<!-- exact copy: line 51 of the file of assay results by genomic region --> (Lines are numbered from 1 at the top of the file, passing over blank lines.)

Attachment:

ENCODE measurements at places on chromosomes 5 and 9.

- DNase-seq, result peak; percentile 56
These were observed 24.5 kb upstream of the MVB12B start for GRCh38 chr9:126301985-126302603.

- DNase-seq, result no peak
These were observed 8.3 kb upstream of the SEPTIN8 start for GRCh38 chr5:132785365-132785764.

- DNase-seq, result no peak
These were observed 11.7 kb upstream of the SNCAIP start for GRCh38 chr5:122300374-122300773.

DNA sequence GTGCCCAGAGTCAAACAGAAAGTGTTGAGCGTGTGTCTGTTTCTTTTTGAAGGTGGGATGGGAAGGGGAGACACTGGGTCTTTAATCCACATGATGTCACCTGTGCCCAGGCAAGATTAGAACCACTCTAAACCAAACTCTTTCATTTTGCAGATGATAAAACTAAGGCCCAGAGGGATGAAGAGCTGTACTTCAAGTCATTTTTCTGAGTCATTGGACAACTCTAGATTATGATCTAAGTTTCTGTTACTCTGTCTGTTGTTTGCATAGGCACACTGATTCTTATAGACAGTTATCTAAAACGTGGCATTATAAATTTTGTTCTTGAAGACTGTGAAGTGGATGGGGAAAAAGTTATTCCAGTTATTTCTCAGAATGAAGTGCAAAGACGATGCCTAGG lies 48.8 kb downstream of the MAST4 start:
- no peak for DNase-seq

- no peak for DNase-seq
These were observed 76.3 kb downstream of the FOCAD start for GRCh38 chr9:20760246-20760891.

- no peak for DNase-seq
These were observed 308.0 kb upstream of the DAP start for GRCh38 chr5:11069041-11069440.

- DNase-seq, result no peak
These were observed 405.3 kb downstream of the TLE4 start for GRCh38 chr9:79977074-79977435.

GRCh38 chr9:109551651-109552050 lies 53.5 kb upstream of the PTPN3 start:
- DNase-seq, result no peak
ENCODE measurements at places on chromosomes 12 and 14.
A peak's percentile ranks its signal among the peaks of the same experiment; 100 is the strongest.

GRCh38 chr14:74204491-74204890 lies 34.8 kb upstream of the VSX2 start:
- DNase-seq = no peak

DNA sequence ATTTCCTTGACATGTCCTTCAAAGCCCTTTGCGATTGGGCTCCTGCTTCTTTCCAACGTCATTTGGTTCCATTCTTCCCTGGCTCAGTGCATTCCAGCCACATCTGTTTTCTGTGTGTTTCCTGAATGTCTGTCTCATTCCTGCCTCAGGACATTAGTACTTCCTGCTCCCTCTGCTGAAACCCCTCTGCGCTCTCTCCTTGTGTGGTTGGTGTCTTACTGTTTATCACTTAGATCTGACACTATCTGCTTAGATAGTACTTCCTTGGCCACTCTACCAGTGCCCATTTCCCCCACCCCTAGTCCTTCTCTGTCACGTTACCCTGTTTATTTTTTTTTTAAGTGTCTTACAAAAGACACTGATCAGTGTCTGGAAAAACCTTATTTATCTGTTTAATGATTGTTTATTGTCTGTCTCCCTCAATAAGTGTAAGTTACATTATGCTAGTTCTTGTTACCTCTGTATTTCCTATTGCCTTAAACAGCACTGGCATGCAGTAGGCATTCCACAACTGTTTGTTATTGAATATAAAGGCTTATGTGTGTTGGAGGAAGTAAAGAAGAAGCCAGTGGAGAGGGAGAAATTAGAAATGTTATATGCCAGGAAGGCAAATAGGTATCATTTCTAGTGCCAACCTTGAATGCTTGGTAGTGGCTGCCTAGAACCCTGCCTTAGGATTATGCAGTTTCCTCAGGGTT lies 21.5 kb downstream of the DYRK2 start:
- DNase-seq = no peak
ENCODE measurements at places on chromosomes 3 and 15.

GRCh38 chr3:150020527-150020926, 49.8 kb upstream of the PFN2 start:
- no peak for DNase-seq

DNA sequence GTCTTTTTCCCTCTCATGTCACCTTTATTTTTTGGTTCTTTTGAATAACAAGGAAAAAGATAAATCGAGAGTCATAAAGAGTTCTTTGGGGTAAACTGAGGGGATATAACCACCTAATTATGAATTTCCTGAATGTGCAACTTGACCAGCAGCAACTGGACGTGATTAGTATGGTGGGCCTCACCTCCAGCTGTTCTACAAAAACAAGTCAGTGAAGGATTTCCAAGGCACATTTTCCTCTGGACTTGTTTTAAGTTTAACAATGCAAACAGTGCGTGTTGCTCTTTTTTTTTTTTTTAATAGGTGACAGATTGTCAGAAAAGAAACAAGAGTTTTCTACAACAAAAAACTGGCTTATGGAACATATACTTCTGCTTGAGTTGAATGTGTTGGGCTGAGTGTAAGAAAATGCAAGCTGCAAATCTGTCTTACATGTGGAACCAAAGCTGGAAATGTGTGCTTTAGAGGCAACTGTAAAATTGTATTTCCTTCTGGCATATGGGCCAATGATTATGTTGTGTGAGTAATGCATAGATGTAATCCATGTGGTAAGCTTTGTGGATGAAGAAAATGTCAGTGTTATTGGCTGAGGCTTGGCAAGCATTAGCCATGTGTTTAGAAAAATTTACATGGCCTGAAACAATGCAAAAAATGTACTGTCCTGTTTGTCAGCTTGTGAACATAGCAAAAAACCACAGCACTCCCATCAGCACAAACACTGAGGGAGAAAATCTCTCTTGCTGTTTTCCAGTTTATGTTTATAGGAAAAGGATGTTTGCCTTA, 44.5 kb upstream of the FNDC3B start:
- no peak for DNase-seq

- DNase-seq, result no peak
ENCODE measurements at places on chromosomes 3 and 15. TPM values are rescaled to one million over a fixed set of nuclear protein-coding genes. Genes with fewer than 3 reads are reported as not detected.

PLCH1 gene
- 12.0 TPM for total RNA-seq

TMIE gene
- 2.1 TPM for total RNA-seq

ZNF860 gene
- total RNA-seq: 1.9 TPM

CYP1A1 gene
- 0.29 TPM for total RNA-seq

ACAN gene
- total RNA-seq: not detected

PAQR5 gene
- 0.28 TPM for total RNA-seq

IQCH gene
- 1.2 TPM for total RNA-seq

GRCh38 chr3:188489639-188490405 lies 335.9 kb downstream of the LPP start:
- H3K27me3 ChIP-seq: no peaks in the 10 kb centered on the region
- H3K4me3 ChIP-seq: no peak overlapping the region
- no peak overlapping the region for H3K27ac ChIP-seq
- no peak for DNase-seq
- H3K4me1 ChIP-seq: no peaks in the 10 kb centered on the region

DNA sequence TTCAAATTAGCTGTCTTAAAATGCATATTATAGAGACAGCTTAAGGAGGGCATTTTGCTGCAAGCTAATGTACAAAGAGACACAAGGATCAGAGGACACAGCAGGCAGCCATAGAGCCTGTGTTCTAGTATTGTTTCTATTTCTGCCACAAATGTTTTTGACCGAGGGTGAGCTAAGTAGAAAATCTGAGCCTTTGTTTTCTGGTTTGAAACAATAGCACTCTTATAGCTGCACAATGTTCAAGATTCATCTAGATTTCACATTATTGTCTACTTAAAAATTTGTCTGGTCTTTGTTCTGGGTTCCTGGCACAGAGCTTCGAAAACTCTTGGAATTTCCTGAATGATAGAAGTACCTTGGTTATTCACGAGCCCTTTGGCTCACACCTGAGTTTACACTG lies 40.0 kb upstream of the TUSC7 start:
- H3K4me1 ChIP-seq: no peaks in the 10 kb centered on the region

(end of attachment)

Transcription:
DNA sequence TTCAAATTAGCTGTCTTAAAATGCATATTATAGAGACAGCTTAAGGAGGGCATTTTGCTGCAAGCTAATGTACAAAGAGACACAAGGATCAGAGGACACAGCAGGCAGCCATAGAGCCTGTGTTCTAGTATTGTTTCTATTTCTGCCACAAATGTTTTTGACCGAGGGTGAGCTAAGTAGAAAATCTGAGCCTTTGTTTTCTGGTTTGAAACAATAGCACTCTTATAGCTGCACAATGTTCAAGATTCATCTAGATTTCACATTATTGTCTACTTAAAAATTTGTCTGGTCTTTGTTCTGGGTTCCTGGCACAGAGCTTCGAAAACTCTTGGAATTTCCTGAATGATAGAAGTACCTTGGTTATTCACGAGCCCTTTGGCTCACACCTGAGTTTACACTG lies 40.0 kb upstream of the TUSC7 start: